Silver is commonly used in wound dressings and topical formulations to assist in the management of wounds that are infected or at risk of becoming infected. They provide potent broad-spectrum antimicrobial activity, but should not cause sustained staining of the skin, dermal or systemic accumulation of silver, or discomfort to the patient. However, clinicians and healthcare personnel have been concerned about topical staining of the skin and complaints of additional pain from patients treated with certain silver dressings. Some delay in re-epithelialization has also been noticed and reported. The reasons for this are not clear, and the authors believed further study regarding the possible effects of silver accumulation and silver dressings' effect on re-epithelialization was required. The authors studied possible silver accumulation and re-epithelialization in normal human dermal skin. The results showed that most of the dressings or treatments discolored the wound surface and that there was a dermal accumulation of what were assumed to be silver particles. Varying grades of accumulation were found in deep dermal tissue, particularly around blood vessels, depending on the dressing used. The results also indicated that all of the tested products delayed re-epithelialization in this model. .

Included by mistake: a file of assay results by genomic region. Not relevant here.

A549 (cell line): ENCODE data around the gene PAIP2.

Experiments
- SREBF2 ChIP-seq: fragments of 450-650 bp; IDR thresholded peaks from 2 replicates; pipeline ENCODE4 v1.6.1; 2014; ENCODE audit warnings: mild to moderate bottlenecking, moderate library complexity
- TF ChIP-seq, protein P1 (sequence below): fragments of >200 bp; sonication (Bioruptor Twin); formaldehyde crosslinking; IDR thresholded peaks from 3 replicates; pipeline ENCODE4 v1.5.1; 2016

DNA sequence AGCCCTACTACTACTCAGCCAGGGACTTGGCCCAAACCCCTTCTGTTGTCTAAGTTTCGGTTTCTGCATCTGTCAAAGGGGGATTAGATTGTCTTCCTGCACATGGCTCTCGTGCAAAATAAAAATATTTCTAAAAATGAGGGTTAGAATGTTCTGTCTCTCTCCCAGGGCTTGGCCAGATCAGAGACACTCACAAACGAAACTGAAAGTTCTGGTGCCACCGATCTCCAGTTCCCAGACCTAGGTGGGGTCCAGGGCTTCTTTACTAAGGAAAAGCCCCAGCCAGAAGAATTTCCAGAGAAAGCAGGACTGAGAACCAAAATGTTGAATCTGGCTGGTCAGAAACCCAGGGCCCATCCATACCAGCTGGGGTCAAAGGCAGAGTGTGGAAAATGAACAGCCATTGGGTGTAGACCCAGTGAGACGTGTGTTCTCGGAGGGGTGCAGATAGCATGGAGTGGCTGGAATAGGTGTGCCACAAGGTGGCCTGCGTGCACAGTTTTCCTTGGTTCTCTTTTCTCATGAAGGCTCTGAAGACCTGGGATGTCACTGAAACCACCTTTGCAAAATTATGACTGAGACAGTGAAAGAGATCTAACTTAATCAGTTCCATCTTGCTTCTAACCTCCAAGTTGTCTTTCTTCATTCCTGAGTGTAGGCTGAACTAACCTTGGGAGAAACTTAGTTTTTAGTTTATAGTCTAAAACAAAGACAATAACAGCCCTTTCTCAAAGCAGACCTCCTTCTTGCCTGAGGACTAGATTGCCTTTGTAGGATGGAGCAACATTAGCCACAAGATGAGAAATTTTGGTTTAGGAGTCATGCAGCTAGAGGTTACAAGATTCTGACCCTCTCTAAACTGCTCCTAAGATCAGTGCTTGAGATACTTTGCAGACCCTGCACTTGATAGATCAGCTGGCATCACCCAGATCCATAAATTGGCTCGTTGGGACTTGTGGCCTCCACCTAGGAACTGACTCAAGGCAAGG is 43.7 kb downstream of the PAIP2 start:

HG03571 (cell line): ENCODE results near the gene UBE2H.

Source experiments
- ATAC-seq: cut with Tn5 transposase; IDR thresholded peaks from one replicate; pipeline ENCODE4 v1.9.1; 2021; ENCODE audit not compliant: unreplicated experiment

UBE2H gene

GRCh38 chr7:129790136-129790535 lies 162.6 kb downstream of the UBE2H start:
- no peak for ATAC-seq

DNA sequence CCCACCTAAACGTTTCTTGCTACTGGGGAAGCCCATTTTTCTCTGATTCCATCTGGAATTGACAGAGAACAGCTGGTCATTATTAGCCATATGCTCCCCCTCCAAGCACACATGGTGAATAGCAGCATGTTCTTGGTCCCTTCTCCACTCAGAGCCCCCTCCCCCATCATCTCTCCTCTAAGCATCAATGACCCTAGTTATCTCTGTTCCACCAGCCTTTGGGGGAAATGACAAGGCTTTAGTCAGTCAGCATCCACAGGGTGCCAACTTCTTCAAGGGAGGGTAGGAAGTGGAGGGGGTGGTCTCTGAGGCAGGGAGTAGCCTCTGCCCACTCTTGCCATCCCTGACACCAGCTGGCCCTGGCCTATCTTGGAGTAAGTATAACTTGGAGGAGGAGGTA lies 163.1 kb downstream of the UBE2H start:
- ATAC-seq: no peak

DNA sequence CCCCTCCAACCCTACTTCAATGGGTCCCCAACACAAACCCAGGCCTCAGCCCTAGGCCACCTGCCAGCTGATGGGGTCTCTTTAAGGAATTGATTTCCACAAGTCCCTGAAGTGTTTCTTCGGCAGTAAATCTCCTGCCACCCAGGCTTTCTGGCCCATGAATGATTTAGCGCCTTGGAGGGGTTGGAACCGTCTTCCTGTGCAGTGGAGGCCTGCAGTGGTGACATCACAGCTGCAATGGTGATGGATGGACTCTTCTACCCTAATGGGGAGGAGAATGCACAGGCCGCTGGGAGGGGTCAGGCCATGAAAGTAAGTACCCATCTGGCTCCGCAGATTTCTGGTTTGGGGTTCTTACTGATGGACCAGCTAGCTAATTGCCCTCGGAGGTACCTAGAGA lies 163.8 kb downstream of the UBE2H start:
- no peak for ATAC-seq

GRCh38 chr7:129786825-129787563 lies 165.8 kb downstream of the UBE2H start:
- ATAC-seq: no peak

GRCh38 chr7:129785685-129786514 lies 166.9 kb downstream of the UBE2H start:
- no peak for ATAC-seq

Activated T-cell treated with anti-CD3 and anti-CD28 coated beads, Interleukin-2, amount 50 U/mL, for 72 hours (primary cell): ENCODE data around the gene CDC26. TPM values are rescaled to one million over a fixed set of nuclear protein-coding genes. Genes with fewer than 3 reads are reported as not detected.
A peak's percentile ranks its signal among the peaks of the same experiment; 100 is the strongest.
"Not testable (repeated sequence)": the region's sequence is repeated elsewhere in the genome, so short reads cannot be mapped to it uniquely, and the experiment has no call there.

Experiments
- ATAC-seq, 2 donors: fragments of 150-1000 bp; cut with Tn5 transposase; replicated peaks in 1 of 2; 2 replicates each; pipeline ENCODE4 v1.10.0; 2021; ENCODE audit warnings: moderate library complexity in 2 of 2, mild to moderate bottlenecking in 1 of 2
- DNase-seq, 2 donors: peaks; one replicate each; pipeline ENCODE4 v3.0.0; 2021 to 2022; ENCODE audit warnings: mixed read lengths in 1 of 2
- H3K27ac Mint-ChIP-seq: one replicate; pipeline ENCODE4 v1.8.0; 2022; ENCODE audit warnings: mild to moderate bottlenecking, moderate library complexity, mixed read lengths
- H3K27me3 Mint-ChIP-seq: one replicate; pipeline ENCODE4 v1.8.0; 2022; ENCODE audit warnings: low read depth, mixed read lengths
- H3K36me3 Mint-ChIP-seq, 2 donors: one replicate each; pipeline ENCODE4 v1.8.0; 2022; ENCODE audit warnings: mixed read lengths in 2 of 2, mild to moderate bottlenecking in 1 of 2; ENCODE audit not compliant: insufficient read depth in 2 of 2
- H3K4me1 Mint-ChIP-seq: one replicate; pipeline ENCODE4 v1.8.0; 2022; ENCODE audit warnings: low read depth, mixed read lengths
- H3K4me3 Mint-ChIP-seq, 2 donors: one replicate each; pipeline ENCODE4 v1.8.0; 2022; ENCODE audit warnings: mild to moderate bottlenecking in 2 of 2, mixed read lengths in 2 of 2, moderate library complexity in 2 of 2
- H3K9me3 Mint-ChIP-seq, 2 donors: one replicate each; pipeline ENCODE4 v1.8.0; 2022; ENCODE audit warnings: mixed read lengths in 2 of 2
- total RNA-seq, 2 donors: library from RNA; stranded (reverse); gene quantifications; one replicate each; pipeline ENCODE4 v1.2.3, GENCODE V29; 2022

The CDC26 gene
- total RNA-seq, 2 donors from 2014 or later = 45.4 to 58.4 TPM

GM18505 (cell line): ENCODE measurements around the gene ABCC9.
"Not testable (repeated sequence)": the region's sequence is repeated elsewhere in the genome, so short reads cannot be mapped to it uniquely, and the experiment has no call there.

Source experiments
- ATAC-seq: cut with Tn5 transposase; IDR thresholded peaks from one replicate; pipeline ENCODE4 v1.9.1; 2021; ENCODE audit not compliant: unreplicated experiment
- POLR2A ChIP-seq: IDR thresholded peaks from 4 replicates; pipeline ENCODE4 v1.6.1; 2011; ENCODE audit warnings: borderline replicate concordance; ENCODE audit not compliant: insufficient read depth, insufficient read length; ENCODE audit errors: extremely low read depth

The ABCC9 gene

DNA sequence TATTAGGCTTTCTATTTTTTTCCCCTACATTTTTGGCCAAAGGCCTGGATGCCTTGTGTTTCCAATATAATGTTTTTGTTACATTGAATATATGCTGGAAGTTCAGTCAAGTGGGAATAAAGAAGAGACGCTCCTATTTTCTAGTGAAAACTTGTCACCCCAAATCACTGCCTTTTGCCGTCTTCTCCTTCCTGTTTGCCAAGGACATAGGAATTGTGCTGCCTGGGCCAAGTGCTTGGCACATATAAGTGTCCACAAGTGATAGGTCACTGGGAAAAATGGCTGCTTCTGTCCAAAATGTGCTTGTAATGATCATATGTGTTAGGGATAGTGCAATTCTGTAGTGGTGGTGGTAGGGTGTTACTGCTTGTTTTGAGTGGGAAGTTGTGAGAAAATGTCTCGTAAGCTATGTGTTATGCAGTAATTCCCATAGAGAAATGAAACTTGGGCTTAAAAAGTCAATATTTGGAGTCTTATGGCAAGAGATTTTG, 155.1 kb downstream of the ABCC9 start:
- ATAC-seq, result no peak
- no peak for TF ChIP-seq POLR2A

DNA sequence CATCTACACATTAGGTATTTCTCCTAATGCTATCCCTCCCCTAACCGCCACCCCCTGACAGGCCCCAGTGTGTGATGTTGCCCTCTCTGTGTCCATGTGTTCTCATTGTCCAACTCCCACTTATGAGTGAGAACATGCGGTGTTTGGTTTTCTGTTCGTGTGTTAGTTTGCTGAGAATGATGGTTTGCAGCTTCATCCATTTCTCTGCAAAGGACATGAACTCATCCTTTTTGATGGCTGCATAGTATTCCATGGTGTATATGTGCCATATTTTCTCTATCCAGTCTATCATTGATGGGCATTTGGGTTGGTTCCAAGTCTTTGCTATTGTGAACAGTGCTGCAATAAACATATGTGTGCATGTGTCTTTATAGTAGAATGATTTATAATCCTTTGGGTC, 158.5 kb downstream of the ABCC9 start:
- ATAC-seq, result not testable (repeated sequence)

2009. Vol. 21, no 5